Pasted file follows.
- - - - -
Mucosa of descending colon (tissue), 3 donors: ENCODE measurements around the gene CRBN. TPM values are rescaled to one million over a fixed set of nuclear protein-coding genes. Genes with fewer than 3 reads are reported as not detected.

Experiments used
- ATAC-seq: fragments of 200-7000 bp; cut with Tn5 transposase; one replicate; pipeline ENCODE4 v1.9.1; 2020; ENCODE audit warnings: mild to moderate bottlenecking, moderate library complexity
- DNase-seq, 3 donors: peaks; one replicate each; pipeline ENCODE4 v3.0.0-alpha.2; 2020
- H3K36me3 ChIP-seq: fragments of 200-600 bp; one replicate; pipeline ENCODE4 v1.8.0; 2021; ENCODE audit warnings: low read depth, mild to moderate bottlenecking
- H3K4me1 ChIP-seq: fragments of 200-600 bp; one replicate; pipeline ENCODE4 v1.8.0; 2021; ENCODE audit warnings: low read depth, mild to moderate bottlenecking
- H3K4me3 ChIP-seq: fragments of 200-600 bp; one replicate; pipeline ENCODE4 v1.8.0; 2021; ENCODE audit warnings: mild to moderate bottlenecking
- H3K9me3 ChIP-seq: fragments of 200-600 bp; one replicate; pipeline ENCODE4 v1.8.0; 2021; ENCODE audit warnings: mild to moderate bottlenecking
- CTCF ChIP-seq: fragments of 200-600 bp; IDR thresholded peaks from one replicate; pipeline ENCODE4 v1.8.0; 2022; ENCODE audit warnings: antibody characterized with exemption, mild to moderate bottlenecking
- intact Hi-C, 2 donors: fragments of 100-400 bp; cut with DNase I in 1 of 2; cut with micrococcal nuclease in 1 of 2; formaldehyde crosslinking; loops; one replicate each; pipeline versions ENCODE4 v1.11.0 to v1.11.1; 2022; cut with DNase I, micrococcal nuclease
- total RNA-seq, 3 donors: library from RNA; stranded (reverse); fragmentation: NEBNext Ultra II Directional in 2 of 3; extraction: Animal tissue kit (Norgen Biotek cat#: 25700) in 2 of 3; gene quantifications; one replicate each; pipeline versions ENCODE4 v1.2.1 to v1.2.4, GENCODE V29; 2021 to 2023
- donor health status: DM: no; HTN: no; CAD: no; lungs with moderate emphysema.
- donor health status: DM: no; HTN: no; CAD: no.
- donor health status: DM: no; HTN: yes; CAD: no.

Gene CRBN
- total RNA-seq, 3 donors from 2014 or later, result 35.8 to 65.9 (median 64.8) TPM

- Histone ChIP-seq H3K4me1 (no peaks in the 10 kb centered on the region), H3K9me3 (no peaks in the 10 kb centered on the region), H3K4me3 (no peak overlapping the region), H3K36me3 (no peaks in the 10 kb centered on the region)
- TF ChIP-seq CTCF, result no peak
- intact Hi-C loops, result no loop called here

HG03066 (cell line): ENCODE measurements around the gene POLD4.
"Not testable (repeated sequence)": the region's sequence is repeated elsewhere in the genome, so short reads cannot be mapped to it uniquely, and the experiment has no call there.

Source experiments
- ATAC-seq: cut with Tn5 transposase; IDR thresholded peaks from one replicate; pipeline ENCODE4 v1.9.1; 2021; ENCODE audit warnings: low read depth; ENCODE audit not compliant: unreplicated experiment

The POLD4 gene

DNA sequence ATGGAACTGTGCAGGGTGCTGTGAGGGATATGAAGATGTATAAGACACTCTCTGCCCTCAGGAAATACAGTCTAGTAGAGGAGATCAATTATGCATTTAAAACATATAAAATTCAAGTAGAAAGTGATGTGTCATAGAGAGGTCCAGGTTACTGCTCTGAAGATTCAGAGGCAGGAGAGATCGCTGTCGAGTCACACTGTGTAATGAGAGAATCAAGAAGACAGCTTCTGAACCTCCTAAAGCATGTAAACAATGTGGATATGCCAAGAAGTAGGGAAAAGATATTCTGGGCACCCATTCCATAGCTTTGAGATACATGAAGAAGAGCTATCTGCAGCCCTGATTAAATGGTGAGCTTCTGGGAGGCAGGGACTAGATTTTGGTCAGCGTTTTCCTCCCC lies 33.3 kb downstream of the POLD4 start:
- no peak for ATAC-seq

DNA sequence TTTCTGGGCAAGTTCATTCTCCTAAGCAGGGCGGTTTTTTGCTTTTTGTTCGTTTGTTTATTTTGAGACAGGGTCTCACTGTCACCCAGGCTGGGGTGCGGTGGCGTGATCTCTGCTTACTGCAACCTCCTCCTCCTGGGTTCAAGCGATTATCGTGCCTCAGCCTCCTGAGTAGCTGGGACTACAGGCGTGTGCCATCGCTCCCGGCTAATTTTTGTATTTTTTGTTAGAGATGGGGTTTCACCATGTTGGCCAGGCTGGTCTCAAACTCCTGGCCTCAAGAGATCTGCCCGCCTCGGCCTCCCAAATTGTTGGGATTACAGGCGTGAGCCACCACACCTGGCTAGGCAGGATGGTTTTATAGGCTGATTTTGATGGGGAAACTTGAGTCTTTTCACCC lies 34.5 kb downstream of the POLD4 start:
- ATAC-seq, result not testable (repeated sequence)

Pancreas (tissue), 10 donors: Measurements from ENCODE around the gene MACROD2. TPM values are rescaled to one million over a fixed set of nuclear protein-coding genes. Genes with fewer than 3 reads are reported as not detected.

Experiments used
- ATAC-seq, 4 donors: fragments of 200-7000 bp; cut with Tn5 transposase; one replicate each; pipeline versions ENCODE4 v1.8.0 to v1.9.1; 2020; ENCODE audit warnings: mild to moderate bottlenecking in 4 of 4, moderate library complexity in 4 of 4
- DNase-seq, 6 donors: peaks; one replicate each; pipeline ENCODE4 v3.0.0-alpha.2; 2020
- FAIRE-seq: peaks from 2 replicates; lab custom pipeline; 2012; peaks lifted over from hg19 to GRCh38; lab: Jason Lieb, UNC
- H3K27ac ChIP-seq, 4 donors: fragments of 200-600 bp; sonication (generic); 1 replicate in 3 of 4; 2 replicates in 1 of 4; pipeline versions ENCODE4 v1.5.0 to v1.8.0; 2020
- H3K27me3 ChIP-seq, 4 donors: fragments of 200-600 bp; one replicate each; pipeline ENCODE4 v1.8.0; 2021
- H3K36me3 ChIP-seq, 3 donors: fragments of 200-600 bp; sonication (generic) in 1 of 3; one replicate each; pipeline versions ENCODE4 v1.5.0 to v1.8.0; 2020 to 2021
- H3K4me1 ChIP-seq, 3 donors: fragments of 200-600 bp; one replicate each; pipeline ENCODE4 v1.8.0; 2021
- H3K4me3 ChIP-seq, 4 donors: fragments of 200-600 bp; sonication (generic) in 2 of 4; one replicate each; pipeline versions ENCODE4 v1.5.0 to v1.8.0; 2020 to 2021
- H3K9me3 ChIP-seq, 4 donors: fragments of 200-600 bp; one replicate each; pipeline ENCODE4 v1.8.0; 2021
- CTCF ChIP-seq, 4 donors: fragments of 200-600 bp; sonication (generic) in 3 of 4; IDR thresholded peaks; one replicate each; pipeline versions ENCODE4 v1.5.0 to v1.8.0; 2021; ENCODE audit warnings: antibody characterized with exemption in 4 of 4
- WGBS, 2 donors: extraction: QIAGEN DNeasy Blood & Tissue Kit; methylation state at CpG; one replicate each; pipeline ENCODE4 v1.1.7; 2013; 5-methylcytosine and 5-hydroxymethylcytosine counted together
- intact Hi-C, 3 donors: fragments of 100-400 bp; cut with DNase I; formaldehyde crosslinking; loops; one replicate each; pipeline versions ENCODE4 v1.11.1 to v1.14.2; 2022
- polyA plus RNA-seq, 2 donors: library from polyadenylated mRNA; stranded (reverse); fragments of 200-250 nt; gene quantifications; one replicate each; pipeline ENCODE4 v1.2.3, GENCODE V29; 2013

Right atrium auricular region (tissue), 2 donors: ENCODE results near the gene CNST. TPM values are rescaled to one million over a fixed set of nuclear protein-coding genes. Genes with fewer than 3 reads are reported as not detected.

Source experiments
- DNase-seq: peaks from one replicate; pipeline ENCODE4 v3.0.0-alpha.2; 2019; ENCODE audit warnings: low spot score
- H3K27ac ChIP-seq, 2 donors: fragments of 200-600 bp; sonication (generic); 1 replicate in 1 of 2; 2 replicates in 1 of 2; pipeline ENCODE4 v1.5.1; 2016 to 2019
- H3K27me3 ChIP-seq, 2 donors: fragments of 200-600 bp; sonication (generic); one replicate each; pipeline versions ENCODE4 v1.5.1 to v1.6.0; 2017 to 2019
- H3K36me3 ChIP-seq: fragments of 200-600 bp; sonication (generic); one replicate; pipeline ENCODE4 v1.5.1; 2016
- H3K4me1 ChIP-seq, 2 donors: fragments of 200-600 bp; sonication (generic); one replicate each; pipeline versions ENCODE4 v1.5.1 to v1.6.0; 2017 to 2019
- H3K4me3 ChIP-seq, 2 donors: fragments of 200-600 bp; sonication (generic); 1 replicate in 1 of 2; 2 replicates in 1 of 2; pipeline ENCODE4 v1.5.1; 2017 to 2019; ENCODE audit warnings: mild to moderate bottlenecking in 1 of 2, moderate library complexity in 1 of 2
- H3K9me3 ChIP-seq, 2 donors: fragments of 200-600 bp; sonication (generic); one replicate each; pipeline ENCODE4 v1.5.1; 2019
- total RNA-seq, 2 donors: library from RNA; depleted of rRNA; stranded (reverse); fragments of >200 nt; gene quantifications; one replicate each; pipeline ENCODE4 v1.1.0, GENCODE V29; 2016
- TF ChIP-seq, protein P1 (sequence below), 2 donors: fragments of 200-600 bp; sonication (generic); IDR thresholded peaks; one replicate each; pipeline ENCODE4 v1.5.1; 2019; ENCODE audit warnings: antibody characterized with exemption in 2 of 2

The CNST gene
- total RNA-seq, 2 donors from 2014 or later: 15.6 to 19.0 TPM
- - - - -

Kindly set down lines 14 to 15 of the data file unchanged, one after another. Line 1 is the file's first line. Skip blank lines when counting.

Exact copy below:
- donor health status: DM: no; HTN: yes; CAD: no.

Gene CRBN